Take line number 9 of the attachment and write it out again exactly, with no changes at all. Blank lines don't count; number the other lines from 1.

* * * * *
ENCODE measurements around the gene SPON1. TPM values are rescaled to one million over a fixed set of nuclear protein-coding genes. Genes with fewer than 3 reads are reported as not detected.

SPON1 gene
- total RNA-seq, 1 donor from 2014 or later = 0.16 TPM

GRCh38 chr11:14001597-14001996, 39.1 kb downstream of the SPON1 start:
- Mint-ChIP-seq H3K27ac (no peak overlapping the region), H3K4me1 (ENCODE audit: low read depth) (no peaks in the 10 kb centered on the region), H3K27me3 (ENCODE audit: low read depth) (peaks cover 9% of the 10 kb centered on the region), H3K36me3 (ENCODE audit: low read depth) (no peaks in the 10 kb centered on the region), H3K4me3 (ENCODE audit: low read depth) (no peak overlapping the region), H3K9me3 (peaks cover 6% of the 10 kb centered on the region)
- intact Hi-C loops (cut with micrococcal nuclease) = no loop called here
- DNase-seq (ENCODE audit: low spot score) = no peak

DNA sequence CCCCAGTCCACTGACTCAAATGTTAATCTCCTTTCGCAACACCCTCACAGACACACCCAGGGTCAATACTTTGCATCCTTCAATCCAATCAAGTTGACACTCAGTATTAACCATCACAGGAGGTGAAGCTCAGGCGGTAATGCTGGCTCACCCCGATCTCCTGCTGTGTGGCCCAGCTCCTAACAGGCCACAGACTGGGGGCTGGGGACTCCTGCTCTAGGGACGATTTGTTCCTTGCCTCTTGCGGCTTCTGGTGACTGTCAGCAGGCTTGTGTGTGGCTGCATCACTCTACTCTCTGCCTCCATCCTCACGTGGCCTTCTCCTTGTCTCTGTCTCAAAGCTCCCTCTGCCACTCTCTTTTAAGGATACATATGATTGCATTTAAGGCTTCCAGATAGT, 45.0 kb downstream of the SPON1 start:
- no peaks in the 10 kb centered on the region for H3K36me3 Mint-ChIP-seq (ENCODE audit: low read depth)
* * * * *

- no peaks in the 10 kb centered on the region for H3K36me3 Mint-ChIP-seq (ENCODE audit: low read depth)